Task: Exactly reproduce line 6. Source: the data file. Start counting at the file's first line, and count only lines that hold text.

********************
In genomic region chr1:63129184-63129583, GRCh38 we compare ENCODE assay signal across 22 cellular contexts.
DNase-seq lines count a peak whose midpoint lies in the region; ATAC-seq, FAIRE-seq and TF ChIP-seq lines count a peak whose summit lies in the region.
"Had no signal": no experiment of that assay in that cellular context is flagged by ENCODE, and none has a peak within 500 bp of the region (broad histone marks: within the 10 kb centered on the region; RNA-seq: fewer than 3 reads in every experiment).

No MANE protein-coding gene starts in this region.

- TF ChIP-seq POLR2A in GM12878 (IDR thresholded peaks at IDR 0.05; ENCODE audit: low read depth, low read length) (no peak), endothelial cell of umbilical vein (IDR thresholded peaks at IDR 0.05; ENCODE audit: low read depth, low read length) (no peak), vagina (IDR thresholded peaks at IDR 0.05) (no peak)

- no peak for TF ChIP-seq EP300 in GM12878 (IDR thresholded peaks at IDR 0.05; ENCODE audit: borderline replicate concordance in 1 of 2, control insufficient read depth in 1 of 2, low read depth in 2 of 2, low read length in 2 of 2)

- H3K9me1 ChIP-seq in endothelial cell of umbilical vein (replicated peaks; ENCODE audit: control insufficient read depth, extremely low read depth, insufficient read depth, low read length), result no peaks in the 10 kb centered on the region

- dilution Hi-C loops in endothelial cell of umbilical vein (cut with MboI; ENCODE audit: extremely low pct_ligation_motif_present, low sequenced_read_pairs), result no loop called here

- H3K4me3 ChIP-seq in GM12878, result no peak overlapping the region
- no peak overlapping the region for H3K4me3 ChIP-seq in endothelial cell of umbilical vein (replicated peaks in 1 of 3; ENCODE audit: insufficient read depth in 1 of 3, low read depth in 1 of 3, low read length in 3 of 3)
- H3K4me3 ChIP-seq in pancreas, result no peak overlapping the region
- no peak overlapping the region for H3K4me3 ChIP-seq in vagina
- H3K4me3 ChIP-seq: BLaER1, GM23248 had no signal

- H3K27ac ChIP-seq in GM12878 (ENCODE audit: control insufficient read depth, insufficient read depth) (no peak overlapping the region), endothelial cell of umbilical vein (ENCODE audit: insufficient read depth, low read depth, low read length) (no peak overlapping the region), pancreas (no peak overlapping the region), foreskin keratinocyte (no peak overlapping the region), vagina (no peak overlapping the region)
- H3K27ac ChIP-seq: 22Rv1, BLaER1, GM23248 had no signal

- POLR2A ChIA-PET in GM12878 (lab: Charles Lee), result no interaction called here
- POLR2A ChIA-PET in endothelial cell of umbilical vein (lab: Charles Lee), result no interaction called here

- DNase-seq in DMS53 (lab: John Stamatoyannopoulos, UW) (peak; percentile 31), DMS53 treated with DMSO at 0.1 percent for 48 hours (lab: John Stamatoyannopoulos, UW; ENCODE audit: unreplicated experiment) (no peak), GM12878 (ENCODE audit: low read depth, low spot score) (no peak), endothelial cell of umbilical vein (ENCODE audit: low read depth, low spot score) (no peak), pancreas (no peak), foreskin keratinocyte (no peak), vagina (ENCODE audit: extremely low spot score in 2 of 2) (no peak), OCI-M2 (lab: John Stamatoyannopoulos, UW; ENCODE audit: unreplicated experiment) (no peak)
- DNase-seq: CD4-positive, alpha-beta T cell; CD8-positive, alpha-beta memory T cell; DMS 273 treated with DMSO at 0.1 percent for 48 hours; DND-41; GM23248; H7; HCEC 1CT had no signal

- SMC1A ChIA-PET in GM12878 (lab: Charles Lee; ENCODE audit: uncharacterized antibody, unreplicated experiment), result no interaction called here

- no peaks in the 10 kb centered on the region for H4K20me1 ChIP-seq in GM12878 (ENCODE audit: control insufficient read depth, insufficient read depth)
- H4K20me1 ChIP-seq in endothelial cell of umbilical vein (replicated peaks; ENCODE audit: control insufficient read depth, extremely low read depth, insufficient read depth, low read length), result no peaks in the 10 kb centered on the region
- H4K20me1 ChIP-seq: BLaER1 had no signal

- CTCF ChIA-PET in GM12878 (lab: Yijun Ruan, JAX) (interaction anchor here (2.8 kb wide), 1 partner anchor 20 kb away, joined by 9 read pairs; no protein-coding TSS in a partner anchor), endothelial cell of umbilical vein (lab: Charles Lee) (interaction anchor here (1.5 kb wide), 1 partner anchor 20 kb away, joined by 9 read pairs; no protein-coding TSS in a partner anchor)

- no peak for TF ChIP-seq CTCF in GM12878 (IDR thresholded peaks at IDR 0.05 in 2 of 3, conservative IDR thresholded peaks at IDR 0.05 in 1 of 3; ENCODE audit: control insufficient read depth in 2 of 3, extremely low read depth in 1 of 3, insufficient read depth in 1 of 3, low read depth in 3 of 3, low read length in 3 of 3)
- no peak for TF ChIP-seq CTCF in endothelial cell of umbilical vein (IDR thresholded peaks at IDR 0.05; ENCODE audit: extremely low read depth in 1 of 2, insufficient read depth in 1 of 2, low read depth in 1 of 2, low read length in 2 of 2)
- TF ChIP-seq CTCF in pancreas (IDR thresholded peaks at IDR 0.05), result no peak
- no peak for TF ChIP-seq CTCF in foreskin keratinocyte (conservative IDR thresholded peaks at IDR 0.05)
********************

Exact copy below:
- no peak for TF ChIP-seq EP300 in GM12878 (IDR thresholded peaks at IDR 0.05; ENCODE audit: borderline replicate concordance in 1 of 2, control insufficient read depth in 1 of 2, low read depth in 2 of 2, low read length in 2 of 2)